19 June 2015
Growing Digital Divide and IoT Seen as Asia's Online Challenges
The gap between Asia's digital-haves and have-nots is clearly widening dramatically, while the capacity is not yet in place to handle the surge in demand from mass IoT uptake, according to many experts at this year's CommunicAsia event.
Chief among the many items on the agenda at this year's CommunicAsia were three particular issues – the digital divide in Asia, the opportunities emerging from the Internet of Things (IoT), cloud services and data analytics, and the challenges of mobile and location marketing.
In Asia, the growth of various aspects of the telecommunications industry hinges on just how good the internet access is. Abu Saeed Khan, Senior Fellow of LIRNEasia, a Sri Lankan headquartered ICT policy and regulation think tank, expressed his concern about Asia's growing digital divide. Highlighting the issue, he said: "The cost of internet access is high in Asia. In most American and European cities, it's under US$2 per Mbps. The cheapest in Asia is Hong Kong and Singapore at US$6. Markets that can least afford it – such as Jakarta – are paying US$12.
"This has led to South Asia being poorly serviced. Southeast Asia is largely okay, and the rich parts of Asia are as good as Europe. The problem is that Asia's internet access resembles a patchwork quilt with little or no cross border connectivity. We have proposed that the Asian Highway – the 140,000 kilometres of highway linking Japan to Turkey – incorporate fibre optic lines along its route."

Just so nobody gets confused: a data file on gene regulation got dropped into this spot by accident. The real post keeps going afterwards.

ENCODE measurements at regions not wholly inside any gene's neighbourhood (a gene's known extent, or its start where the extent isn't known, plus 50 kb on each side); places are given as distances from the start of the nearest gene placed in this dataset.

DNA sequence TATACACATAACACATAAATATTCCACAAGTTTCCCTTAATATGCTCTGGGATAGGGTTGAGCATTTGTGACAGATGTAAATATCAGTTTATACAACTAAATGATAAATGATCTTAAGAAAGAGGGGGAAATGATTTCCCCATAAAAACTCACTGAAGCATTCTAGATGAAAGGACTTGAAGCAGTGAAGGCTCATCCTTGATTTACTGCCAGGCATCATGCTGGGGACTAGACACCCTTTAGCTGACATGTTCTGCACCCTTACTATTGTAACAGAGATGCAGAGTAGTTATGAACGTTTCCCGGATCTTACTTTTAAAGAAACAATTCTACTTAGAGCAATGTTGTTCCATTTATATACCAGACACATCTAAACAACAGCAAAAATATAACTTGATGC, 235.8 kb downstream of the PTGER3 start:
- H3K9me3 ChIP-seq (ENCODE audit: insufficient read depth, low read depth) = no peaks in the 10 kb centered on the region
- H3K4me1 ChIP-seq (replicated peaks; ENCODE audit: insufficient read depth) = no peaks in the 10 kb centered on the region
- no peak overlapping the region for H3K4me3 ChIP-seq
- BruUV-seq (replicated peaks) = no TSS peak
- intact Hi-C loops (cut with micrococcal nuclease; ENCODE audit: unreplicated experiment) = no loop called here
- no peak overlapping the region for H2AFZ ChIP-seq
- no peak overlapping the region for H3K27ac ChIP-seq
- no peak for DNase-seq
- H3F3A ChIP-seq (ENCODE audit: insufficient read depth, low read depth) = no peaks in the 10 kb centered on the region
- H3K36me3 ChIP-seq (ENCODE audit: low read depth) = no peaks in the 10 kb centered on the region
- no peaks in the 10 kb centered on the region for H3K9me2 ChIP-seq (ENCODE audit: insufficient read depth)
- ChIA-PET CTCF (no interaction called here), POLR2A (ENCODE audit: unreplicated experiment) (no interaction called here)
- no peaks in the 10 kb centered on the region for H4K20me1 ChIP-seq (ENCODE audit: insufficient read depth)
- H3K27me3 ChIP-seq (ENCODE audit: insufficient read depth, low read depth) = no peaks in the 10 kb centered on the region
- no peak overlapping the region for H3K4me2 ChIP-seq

Broadly in agreement was Michael Ruddy, Director of International Research for Terabit International, a specialist US-based telcom marketing consultancy, who pointed out that, in Southeast Asia, the difference between the least connected country, Myanmar, and the most (Singapore) is a bandwidth per person 900 times larger. By comparison, the difference between the most and the least in Central Asia is 180 times, and in West and South Asia, 100 times. Cost, he said, was indeed a huge barrier. The average Singaporean pays 0.1% of his income to secure a 1Mbps line, while the average Myanmarese would have to pay 182%.
Recognising this problem in his own country, Sigit Puspito Wigati Jarot, Commissioner, Indonesian Telecommunications Regulatory Authority, announced that Indonesia's goal for 2019 was to achieve fixed broadband access for 71% of urban homes and 49% of rural homes, as well as mobile broadband coverage of 100% and 52%, respectively. He said: "In 2014, Indonesia was the largest IT spender in Southeast Asia, ranking 19th globally. In 2016, our goal is to invest US$17.8 billion in IT."
This divide between the digital-haves and have-nots was also reflected when it came to IoT. A recent International Data Corporation (IDC) report predicted that the world would have 29.5 billion connected devices by 2020. Asia Pacific, not including Japan, would have 8.6 billion. China alone would account for 59% of this figure, while one in five of such devices globally would be in China. IoT represents a market of US$583 billion in Asia Pacific. Yet it is the rich parts of the region that will forge ahead, with the countries with highest per capita IoT set to be South Korea, Australia, New Zealand, Singapore and Taiwan.